By late 2009, all of Nevis’s electricity will come from renewable geothermal power plants thanks to Mount Nevis, a dormant volcano. Steam from heated underground water will turn turbines to generate enough electricity to power St. Kitts and Nevis. Both islands will then be able to stop buying oil to produce energy, and residents will see a 50 percent reduction in the cost of electricity.

By late 2009, all of Nevis’s electricity will come from renewable geothermal power plants thanks to Mount Nevis, a dormant volcano. Steam from heated underground water will turn turbines to generate enough electricity to power St. Kitts and Nevis. Both islands will then be able to stop buying oil to produce energy, and residents will see a 50 percent reduction in the cost of electricity.

There are plenty of entertaining characters on this small island: from taxi driver T. C., a feisty, flame-haired Brit who knows everything and everyone, to the dreadlocked Sunshine, whose self-named beach side bar is a favorite with locals and celebs alike (try his Killer Bee—a rum punch whose ingredients are top secret and, from the taste of it, top shelf).

Nevis is the sister island to the bigger, flashier, much more developed St. Kitts. Its 10,000 residents live in the shadow of Mount Nevis, where hard-core hikers head for the top, 3,232 feet above sea level through the rain forest. (Less experienced hikers can find plenty of easier trails to choose from that still offer panoramic views and a breezy escape from the heat.)

On the water, let marine biologist turned yacht captain Miles Denne of Nevis Yacht Charters show you the thirty-six-square-mile island and you'll understand why he left his native England in favor of bare feet and a good breeze. Charter a yacht for a half day of sailing and snorkeling or for a couple hours in the evening for a champagne sunset tour. Rates are comparable to those on the larger catamarans, but the experience is unequaled.

The Four Seasons Resort hosts families and couples (most notably, honeymooners), but for a more private and unique experience, stay at one of the island's many plantation inns once known for their sugar production. Notable inns include Nisbet Plantation the island's only beach front plantation ($350-$835 per night); the hillside Mount Nevis Hotel, which boasts sweeping ocean views and amiable, good-natured hosts ($250-$675 per night); and Montpelier Plantation Inn, where the eighteenth-century sugar mill dining room is a candlelit experience not to be missed ($300-$1,200 per night).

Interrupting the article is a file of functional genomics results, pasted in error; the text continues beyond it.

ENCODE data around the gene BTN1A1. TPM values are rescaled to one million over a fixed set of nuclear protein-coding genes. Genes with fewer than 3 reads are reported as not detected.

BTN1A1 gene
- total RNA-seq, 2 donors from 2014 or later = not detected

GET THERE: From Charlotte, expect to spend between $1,000 and $1,800 per person on airfare and make at least two connections.

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Nevis

Once the most productive island for sugar in the world, Nevis is ideal for adventure-seekers and hammock-dwellers alike  

By late 2009, all of Nevis’s electricity will come from renewable geothermal power plants thanks to Mount Nevis, a dormant volcano. Steam from heated underground water will turn turbines to generate enough electricity to power St. Kitts and Nevis. Both islands will then be able to stop buying oil to produce energy, and residents will see a 50 percent reduction in the cost of electricity.

By late 2009, all of Nevis’s electricity will come from renewable geothermal power plants thanks to Mount Nevis, a dormant volcano. Steam from heated underground water will turn turbines to generate enough electricity to power St. Kitts and Nevis. Both islands will then be able to stop buying oil to produce energy, and residents will see a 50 percent reduction in the cost of electricity.

There are plenty of entertaining characters on this small island: from taxi driver T. C., a feisty, flame-haired Brit who knows everything and everyone, to the dreadlocked Sunshine, whose self-named beach side bar is a favorite with locals and celebs alike (try his Killer Bee—a rum punch whose ingredients are top secret and, from the taste of it, top shelf).

Nevis is the sister island to the bigger, flashier, much more developed St. Kitts. Its 10,000 residents live in the shadow of Mount Nevis, where hard-core hikers head for the top, 3,232 feet above sea level through the rain forest. (Less experienced hikers can find plenty of easier trails to choose from that still offer panoramic views and a breezy escape from the heat.)

On the water, let marine biologist turned yacht captain Miles Denne of Nevis Yacht Charters show you the thirty-six-square-mile island and you'll understand why he left his native England in favor of bare feet and a good breeze. Charter a yacht for a half day of sailing and snorkeling or for a couple hours in the evening for a champagne sunset tour. Rates are comparable to those on the larger catamarans, but the experience is unequaled.

The Four Seasons Resort hosts families and couples (most notably, honeymooners), but for a more private and unique experience, stay at one of the island's many plantation inns once known for their sugar production. Notable inns include Nisbet Plantation the island's only beach front plantation ($350-$835 per night); the hillside Mount Nevis Hotel, which boasts sweeping ocean views and amiable, good-natured hosts ($250-$675 per night); and Montpelier Plantation Inn, where the eighteenth-century sugar mill dining room is a candlelit experience not to be missed ($300-$1,200 per night).

GET THERE: From Charlotte, expect to spend between $1,000 and $1,800 per person on airfare and make at least two connections.


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